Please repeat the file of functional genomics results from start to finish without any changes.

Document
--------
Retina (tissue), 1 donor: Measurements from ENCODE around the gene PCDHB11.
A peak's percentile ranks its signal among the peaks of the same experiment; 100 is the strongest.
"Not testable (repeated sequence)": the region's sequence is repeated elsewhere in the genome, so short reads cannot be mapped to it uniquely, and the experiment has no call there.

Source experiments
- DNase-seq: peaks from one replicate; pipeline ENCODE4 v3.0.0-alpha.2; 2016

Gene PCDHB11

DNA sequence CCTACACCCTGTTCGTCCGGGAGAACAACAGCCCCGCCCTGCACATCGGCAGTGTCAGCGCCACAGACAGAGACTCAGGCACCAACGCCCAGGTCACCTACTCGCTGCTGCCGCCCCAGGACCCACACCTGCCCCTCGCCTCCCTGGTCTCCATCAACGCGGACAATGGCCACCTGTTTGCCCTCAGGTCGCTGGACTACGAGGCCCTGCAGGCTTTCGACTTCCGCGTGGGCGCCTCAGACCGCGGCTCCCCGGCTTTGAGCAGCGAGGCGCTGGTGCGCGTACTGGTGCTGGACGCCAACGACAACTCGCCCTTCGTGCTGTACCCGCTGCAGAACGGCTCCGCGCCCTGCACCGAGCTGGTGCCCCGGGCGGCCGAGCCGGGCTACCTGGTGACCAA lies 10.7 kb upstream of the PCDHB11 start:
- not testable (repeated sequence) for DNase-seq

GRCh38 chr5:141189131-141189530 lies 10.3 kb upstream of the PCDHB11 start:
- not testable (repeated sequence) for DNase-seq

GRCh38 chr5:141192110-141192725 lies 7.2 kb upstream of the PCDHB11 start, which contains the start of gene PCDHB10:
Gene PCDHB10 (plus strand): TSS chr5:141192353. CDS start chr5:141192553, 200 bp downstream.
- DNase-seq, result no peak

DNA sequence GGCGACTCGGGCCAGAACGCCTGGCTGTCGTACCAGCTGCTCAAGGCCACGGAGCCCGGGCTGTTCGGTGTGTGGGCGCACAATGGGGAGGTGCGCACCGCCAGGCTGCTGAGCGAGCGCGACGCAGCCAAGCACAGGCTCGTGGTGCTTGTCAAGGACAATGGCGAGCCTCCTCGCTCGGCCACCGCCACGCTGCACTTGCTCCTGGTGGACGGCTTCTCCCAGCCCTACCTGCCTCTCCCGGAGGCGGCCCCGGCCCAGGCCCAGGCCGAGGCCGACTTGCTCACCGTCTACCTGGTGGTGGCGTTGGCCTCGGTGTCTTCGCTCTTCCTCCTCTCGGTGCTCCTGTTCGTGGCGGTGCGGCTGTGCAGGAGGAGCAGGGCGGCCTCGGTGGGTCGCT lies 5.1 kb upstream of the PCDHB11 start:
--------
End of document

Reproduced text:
Retina (tissue), 1 donor: Measurements from ENCODE around the gene PCDHB11.
A peak's percentile ranks its signal among the peaks of the same experiment; 100 is the strongest.
"Not testable (repeated sequence)": the region's sequence is repeated elsewhere in the genome, so short reads cannot be mapped to it uniquely, and the experiment has no call there.

Source experiments
- DNase-seq: peaks from one replicate; pipeline ENCODE4 v3.0.0-alpha.2; 2016

Gene PCDHB11

DNA sequence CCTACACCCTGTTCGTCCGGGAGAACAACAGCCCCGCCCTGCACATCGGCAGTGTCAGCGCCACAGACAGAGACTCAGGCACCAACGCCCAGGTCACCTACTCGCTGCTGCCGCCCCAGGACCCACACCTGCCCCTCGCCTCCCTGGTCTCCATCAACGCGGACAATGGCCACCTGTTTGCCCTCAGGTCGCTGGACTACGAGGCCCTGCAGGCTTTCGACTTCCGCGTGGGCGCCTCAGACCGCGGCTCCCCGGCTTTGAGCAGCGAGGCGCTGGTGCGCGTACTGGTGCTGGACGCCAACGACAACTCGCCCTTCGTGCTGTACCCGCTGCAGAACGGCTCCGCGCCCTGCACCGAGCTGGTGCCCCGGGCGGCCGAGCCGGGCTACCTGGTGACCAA lies 10.7 kb upstream of the PCDHB11 start:
- not testable (repeated sequence) for DNase-seq

GRCh38 chr5:141189131-141189530 lies 10.3 kb upstream of the PCDHB11 start:
- not testable (repeated sequence) for DNase-seq

GRCh38 chr5:141192110-141192725 lies 7.2 kb upstream of the PCDHB11 start, which contains the start of gene PCDHB10:
Gene PCDHB10 (plus strand): TSS chr5:141192353. CDS start chr5:141192553, 200 bp downstream.
- DNase-seq, result no peak

DNA sequence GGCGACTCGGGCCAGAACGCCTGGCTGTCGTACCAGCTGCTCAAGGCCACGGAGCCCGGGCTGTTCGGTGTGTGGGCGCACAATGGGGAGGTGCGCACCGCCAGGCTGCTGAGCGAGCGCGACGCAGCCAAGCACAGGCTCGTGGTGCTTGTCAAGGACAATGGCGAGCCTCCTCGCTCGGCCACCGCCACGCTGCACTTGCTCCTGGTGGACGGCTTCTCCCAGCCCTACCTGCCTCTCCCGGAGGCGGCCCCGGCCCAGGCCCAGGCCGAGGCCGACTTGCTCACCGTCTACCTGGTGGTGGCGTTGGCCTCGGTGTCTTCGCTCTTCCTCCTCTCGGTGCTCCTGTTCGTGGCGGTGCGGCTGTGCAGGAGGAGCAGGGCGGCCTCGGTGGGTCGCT lies 5.1 kb upstream of the PCDHB11 start: